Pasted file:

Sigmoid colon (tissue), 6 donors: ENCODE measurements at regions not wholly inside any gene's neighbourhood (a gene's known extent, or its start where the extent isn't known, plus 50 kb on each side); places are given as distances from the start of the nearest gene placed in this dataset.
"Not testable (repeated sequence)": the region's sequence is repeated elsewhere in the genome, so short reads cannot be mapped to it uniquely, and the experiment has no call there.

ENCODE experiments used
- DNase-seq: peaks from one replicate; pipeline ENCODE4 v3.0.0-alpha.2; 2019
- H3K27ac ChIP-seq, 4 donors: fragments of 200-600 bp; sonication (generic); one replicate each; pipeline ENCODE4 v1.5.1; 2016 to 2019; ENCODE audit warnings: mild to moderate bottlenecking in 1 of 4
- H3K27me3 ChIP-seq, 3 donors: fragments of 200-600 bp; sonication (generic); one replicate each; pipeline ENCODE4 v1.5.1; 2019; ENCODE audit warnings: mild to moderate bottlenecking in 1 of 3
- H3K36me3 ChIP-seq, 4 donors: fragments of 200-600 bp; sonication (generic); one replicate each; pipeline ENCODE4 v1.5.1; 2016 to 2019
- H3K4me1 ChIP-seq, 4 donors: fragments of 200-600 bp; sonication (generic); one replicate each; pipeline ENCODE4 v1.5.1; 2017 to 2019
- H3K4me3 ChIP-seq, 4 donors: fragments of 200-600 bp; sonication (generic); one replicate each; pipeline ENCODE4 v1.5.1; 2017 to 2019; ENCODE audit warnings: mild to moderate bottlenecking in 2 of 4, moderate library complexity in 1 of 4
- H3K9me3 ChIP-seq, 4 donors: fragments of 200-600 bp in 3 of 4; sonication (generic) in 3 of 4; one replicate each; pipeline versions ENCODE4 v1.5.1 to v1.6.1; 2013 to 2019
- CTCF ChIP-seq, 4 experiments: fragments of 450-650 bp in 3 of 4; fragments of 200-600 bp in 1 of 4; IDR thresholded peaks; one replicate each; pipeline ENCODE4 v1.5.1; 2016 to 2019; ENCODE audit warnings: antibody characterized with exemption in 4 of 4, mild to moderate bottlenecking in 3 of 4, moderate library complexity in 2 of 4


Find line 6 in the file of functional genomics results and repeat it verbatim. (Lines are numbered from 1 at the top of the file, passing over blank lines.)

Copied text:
- H3K27me3 ChIP-seq, 3 donors: fragments of 200-600 bp; sonication (generic); one replicate each; pipeline ENCODE4 v1.5.1; 2019; ENCODE audit warnings: mild to moderate bottlenecking in 1 of 3